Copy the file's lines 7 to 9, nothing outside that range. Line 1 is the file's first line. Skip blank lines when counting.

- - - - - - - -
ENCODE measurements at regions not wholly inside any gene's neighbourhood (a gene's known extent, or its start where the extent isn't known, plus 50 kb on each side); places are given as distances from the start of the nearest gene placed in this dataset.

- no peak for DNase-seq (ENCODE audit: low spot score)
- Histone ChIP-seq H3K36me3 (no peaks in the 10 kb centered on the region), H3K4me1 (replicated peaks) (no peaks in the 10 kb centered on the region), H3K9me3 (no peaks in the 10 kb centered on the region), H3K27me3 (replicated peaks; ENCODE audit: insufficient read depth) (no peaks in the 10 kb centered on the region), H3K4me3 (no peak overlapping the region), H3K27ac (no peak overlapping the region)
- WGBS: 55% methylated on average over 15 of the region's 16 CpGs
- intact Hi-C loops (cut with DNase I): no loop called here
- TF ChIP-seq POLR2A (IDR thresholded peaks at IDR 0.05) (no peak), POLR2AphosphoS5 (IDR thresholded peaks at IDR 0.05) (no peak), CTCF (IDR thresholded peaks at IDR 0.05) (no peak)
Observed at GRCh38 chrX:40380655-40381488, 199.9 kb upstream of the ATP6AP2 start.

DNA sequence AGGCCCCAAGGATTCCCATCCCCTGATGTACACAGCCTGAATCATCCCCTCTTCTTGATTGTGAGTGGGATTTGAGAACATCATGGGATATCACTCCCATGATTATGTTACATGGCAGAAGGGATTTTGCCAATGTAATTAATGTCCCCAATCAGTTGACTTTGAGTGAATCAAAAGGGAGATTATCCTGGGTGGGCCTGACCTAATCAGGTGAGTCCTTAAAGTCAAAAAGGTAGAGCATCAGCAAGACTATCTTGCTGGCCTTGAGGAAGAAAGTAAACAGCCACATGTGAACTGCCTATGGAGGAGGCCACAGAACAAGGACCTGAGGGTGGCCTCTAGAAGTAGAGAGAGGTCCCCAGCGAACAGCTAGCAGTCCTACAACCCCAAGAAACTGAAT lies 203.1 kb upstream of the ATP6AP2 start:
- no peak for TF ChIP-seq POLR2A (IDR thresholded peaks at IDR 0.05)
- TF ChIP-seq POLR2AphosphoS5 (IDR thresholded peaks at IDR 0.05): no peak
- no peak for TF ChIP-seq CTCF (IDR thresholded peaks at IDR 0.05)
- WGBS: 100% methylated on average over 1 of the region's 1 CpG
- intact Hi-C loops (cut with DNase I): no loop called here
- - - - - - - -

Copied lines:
Observed at GRCh38 chrX:40380655-40381488, 199.9 kb upstream of the ATP6AP2 start.

DNA sequence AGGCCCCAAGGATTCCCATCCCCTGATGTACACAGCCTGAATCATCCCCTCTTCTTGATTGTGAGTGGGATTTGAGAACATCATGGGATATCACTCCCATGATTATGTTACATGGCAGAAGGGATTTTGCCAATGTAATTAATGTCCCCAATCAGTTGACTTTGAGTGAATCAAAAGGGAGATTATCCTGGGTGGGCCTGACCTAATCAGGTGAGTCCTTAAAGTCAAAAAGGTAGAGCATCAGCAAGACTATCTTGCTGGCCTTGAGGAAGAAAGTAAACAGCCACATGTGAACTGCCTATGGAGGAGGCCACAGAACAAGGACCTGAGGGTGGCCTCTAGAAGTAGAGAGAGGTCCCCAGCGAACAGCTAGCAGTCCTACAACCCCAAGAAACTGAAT lies 203.1 kb upstream of the ATP6AP2 start:
- no peak for TF ChIP-seq POLR2A (IDR thresholded peaks at IDR 0.05)